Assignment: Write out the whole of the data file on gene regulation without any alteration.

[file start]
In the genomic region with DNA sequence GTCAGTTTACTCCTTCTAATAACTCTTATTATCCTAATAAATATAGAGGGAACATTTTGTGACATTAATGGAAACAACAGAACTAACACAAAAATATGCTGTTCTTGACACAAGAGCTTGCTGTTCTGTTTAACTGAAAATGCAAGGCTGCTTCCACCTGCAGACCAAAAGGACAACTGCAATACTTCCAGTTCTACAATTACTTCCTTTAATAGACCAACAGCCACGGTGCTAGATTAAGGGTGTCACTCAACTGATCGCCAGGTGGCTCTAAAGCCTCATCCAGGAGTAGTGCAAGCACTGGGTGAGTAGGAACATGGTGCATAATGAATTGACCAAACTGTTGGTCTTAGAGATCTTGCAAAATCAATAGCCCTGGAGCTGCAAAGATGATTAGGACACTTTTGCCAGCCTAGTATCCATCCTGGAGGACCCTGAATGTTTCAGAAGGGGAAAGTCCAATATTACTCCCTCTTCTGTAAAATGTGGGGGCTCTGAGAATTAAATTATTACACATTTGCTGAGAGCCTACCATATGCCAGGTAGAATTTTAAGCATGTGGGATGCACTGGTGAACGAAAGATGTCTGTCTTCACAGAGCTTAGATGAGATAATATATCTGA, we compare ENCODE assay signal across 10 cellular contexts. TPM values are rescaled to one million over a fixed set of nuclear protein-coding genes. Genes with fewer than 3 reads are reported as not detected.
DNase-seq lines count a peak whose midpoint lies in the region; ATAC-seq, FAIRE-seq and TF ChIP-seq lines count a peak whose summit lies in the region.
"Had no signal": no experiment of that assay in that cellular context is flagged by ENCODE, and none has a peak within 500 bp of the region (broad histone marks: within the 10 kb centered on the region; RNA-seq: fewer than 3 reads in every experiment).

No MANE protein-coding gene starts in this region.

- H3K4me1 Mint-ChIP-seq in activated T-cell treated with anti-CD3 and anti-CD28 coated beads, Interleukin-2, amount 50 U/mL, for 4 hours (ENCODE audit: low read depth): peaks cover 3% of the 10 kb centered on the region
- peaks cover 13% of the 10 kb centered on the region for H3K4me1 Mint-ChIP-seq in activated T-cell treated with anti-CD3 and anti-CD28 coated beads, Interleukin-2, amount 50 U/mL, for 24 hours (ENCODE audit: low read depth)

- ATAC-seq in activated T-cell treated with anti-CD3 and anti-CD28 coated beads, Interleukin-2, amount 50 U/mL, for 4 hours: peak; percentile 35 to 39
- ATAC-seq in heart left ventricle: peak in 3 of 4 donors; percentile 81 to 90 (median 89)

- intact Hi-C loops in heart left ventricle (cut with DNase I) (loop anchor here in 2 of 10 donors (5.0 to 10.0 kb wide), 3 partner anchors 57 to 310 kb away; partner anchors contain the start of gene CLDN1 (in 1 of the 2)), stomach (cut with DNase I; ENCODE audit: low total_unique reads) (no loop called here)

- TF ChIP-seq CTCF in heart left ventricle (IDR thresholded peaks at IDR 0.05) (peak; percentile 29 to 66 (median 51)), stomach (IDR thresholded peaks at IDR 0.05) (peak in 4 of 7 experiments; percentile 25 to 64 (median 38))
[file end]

In the genomic region with DNA sequence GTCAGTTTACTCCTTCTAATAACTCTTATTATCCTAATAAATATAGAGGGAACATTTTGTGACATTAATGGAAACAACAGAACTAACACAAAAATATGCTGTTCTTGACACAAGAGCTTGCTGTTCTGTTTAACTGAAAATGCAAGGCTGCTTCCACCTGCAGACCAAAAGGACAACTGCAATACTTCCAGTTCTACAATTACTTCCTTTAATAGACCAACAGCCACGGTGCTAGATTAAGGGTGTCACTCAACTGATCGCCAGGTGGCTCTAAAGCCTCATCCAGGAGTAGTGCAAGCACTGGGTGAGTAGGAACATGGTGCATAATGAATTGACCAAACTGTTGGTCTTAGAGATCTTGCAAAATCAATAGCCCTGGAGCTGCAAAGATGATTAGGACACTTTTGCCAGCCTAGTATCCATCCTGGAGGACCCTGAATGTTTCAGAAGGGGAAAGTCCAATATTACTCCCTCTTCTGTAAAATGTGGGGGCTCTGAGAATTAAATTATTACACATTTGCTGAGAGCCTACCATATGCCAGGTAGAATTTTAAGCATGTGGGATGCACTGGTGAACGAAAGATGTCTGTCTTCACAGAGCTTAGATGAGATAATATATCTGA, we compare ENCODE assay signal across 10 cellular contexts. TPM values are rescaled to one million over a fixed set of nuclear protein-coding genes. Genes with fewer than 3 reads are reported as not detected.
DNase-seq lines count a peak whose midpoint lies in the region; ATAC-seq, FAIRE-seq and TF ChIP-seq lines count a peak whose summit lies in the region.
"Had no signal": no experiment of that assay in that cellular context is flagged by ENCODE, and none has a peak within 500 bp of the region (broad histone marks: within the 10 kb centered on the region; RNA-seq: fewer than 3 reads in every experiment).

No MANE protein-coding gene starts in this region.

- H3K4me1 Mint-ChIP-seq in activated T-cell treated with anti-CD3 and anti-CD28 coated beads, Interleukin-2, amount 50 U/mL, for 4 hours (ENCODE audit: low read depth): peaks cover 3% of the 10 kb centered on the region
- peaks cover 13% of the 10 kb centered on the region for H3K4me1 Mint-ChIP-seq in activated T-cell treated with anti-CD3 and anti-CD28 coated beads, Interleukin-2, amount 50 U/mL, for 24 hours (ENCODE audit: low read depth)

- ATAC-seq in activated T-cell treated with anti-CD3 and anti-CD28 coated beads, Interleukin-2, amount 50 U/mL, for 4 hours: peak; percentile 35 to 39
- ATAC-seq in heart left ventricle: peak in 3 of 4 donors; percentile 81 to 90 (median 89)

- intact Hi-C loops in heart left ventricle (cut with DNase I) (loop anchor here in 2 of 10 donors (5.0 to 10.0 kb wide), 3 partner anchors 57 to 310 kb away; partner anchors contain the start of gene CLDN1 (in 1 of the 2)), stomach (cut with DNase I; ENCODE audit: low total_unique reads) (no loop called here)

- TF ChIP-seq CTCF in heart left ventricle (IDR thresholded peaks at IDR 0.05) (peak; percentile 29 to 66 (median 51)), stomach (IDR thresholded peaks at IDR 0.05) (peak in 4 of 7 experiments; percentile 25 to 64 (median 38))